The military pension system is one of the building blocks that make up military culture. So many other things revolve around it. Being a career service member is defined by one’s willingness to make it to 20 years of service, upon which point you can retire with a pension.

The most important part about promotion boards is finding out whether or not one will be eligible to make it to 20 years of service. And once one makes it to 10 years or so, hardly anyone thinks about quitting, even if they hate being in the military, because not making it to 20 years is forfeiting somewhere in the vicinity of a million dollars in lifetime benefits. Some will even tell you that staying a day beyond 20 is like working for half pay.

The 20-year pension is a huge selling point for military service. At the same time, it’s a huge albatross — far too many service members end up marking time for the last several years of their careers. Both the military and the individual know what’s going on, but the military made a deal, and the individual needs that retirement money.

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The 20-year military retirement was first established for sailors in 1915. By 1948, it had expanded across the services. One of the reasons for it was not the arduous nature of military service, but that there were far too many old people in the service, and the military needed to nudge them out the door.

The world has changed. Life expectancy in 1915 was 52.5 years for men. In 1948, it was 64.6. That makes a big difference. People don’t keel over and die a few years after retiring as often as they used to. People have second and sometimes even third careers after leaving the military. Meanwhile those leaving the service prior to 20 years usually don’t get anything except separation pay.

Against that backdrop, last year’s 2016 defense authorization bill included major changes to military retirement. Stated simply, after it is phased in, the 20-year retirement will be cut to 40% of pay vice the previous 50%, and a Thrift Savings Plan will be incorporated with matching contributions after three years of service. In short, career service members took a hit so that others, the majority, might be able to leave the military with at least some TSP money in their pockets. Not a perfect solution, by any means, but at least one better suited to today’s world.

Then, as with anything in the military, there’s been a change to the change. In its 2017 budget request, the Pentagon has asked for some modifications. It’s asked to move the start date for matching contributions to TSP to the fifth year of service. Whereas under the 2016 plan matching contributions would end after 26 years of service, the new proposal lifts that restriction. The Pentagon has also asked for more flexibility in awarding incentive pay at 12 years of service.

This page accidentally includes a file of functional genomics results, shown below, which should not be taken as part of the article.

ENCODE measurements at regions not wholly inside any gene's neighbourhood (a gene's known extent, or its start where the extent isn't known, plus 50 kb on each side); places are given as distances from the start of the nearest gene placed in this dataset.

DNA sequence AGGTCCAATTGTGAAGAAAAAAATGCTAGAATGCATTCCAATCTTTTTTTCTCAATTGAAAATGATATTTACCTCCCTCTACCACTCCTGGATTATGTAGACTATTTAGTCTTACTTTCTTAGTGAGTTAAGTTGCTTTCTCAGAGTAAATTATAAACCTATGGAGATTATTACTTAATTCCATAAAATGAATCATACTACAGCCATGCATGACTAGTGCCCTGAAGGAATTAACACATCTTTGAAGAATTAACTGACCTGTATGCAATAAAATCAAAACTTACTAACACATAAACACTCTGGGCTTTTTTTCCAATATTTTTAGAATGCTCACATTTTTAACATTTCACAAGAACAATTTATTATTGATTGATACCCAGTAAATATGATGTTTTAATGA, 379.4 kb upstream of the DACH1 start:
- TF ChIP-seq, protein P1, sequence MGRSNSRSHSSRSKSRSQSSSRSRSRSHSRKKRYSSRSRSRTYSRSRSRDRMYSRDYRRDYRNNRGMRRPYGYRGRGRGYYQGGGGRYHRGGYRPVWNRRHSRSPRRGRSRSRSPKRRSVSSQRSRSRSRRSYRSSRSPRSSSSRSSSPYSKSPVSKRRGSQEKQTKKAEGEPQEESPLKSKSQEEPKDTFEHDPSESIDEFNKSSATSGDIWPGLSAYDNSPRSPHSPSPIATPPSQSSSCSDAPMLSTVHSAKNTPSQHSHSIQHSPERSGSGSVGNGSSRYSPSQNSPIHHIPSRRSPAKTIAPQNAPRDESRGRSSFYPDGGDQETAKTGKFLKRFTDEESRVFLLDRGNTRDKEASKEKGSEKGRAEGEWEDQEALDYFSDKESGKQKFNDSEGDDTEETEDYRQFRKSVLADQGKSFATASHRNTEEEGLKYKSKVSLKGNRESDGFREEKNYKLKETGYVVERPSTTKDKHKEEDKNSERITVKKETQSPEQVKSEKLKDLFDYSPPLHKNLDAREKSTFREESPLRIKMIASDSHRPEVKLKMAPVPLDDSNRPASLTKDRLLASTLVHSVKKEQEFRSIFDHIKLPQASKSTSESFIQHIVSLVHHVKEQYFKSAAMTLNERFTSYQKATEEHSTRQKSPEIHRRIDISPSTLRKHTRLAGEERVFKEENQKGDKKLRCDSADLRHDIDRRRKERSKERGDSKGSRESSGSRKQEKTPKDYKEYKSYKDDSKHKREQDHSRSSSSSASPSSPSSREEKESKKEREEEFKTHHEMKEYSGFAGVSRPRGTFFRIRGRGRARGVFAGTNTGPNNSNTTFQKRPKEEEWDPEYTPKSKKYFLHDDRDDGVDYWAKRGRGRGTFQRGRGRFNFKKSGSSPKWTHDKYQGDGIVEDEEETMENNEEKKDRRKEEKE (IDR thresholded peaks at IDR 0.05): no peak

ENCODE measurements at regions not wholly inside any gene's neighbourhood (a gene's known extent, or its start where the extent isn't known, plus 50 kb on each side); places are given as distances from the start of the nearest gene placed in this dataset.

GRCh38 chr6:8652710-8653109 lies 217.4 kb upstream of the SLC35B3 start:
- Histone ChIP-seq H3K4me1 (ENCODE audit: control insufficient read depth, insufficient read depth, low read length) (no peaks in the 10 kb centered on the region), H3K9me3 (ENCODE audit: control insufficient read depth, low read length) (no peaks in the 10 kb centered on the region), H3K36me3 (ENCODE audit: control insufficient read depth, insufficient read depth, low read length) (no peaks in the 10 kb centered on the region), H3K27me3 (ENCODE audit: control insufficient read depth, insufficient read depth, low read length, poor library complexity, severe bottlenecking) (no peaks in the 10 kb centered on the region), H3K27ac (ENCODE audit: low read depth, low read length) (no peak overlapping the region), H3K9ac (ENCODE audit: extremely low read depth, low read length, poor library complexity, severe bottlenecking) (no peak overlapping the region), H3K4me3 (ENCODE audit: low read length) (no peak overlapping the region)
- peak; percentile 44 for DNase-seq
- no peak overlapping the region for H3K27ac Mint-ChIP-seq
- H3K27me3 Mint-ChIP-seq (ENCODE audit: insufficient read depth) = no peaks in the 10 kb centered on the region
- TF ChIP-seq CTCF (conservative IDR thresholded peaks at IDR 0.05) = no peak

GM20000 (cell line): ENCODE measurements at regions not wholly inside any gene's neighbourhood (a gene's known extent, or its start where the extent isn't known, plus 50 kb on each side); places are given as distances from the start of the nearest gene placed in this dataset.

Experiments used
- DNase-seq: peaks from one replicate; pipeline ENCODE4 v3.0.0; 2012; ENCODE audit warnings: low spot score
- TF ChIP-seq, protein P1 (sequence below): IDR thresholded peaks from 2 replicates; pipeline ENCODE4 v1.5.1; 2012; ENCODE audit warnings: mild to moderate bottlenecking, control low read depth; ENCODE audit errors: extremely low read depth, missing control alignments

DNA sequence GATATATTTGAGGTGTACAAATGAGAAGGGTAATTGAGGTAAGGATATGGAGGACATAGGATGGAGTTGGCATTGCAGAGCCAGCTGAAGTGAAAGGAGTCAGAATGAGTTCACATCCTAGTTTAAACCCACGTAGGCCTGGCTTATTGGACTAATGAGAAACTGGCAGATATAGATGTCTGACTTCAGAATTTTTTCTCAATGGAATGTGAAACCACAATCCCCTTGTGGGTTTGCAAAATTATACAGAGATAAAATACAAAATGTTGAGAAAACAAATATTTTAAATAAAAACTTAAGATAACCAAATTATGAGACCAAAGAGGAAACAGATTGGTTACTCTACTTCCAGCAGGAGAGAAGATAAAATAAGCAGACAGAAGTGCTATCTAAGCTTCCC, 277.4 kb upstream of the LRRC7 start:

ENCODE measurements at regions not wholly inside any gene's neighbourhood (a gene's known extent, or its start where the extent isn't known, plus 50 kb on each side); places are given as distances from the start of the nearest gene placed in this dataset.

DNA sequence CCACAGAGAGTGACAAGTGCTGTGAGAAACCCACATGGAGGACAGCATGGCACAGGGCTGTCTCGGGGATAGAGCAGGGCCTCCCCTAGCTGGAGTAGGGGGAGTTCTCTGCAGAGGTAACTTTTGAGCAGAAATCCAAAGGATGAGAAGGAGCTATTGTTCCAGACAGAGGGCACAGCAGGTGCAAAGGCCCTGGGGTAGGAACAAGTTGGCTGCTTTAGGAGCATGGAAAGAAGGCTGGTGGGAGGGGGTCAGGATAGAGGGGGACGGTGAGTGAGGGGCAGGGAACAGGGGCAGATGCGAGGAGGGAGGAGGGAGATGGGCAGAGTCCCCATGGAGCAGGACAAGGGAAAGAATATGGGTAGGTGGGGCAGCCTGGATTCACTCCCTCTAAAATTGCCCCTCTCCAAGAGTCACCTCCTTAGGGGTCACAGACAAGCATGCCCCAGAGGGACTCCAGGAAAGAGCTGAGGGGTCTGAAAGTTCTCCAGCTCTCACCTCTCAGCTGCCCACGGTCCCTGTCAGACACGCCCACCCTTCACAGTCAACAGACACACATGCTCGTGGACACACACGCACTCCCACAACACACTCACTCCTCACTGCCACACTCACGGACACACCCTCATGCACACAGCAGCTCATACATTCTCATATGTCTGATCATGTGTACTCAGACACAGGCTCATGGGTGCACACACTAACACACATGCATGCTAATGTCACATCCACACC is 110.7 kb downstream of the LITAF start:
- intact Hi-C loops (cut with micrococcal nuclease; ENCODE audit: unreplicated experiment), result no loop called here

The 20-year plan had to be changed, both for the service members and for the military. Whether it was perfect or not, the original changes tilted the playing field from career military toward the vast majority who leave short of 20 years.

The latest changes belie that promise. The change in matching contributions means that most enlistees will not receive that benefit if they leave after their first term. Allowing contributions to continue past 26 years means that those contributions are not about retention — colonels and sergeants major are already personally invested in the institution.

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In truth, the original pension reforms didn’t go far enough. Even as I personally see the benefits of a 20-year retirement, the truth is that the all-or-nothing system was not best for the military. In the modern world, people change careers multiple times. As retirement reform progressed, there needed to be more allowances made for those who leave the military short of 20 years, not fewer. Shifting the incentives from young service members toward those with over 26 years of service is the opposite of what the military needs. Colonels are getting by just fine already.

There are many changes that could be made to the 20-year retirement system. While not perfect, the original reforms were a step in the right direction. With the military’s move toward greater career flexibility, we need to be more aggressive in promoting the interests of junior troops, not less. The Pentagon needs to invest in the young, not the old, as it moves forward with reform.